Thursday, November 19, 2009

Emergent Church Confusion

My response to the Baptist Standard which ran an article in favor of Emergent theology:

Although we have to regard our theological formulations with humility and some degree of skepticism, it seems like the Emergent Church has made skepticism into a doctrine. Reflecting this fact, Loyd Allen wrote,

“Postmoderns have abandoned big-picture reality. Either it does not exist, or it cannot be proven by a logical system of propositions—known as a ‘meta-narrative.’ Postmoderns’ reality is more like a set of children’s building blocks than a jigsaw puzzle. The blocks have meaning according to their context in a particular construct. Truth is established through local relationship more than rational, universal application.”

However, the meaning of any one “building block” (or even word) is somewhat determined by its relationship to the whole jigsaw puzzle. If I want a fuller sense of how Jesus used language so that I can interpret a particular passage, I want to see the “big-picture” range of His usages. If I want to know what He meant by “unless you drink my blood and eat my body, you have no life within you (John 6),” I have to look at what He taught about “salvation” and “life” in general.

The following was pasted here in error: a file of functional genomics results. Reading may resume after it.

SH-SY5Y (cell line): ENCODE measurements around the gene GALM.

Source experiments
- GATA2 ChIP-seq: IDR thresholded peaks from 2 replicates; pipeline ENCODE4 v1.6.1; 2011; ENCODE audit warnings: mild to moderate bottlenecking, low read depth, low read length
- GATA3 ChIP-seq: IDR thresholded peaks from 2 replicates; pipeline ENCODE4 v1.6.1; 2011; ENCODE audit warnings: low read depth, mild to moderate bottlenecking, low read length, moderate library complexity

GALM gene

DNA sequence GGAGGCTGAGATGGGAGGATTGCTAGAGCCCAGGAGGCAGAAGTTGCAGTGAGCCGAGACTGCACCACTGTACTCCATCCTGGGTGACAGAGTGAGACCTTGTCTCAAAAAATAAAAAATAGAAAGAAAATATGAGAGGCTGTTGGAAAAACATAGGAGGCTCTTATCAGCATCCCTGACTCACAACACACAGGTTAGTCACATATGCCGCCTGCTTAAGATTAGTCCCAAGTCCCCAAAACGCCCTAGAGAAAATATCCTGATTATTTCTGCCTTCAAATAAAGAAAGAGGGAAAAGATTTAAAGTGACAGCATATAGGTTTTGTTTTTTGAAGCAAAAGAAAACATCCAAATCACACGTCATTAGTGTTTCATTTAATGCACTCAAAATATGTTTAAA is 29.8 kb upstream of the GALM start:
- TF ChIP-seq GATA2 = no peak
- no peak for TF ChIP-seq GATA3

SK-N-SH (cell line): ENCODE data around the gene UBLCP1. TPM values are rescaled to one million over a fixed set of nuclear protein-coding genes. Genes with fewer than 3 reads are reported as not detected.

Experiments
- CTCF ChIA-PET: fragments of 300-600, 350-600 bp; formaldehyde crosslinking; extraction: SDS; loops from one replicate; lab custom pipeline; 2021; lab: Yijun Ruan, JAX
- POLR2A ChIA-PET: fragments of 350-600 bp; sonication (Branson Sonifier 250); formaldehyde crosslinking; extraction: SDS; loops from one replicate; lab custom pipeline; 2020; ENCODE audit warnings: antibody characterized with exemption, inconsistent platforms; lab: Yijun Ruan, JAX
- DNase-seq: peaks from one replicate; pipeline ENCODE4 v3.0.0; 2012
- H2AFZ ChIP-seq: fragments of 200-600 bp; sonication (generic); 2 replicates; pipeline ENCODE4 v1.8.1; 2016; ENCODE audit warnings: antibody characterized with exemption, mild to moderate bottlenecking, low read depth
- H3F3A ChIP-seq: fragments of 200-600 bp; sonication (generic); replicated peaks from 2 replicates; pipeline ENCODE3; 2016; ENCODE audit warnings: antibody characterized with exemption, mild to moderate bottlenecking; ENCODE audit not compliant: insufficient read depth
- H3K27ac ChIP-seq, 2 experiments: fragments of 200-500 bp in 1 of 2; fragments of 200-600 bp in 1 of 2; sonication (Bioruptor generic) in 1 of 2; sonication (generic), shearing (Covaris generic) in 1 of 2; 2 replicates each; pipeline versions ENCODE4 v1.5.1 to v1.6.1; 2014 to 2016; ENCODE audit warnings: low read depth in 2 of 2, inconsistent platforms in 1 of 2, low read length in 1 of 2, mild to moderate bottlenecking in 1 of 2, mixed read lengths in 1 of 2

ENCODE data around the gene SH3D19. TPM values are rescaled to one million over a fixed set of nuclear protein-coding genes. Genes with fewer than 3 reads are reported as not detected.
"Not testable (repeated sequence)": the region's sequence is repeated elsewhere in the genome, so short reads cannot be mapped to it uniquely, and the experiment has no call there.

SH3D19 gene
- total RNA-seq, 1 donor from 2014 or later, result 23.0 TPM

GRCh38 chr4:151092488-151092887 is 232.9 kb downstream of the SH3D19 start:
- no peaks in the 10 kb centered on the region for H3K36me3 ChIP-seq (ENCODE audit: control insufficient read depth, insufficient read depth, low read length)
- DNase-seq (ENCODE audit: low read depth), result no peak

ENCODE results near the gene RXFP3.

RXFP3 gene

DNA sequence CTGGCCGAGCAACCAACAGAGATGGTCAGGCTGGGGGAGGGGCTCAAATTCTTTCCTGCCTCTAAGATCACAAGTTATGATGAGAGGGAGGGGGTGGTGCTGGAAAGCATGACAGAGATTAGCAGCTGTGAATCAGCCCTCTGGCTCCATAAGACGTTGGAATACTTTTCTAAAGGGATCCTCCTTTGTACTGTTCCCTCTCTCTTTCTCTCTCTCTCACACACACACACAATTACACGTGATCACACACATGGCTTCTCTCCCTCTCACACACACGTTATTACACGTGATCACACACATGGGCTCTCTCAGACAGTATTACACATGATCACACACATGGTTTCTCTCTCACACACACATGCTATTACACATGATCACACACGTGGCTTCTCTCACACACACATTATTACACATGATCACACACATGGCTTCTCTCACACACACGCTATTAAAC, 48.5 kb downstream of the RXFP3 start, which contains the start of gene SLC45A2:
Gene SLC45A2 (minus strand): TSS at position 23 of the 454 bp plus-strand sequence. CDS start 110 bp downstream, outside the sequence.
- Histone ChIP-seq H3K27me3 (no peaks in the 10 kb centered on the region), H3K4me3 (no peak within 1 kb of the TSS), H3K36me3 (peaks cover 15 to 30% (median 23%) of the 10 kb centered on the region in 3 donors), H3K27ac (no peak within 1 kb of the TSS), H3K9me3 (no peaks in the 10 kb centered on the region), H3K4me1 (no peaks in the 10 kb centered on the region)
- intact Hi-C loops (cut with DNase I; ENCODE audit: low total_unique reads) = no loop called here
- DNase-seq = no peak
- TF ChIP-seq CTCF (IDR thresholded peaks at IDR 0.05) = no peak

Jesus even mandates that we look at the “big-picture reality.” He ridiculed a synagogue leader for criticizing Him for healing on the Sabbath. While He never disputed the charge that He had done work on the Sabbath, Jesus did find fault with this leader because He his interpretation was too narrow. Although the leader had gotten the one building block right – don’t work on the Sabbath – his interpretation and charge against Jesus culpably failed to take reality and the rest of revelation into the picture (Luke 13; John 7:23-24).

When our vision narrows to the immediate context, failing to appreciate the broader context of revelation (the “big-picture reality,” the “meta-narrative”), we become myopic, and this will bring many problems upon our heads.

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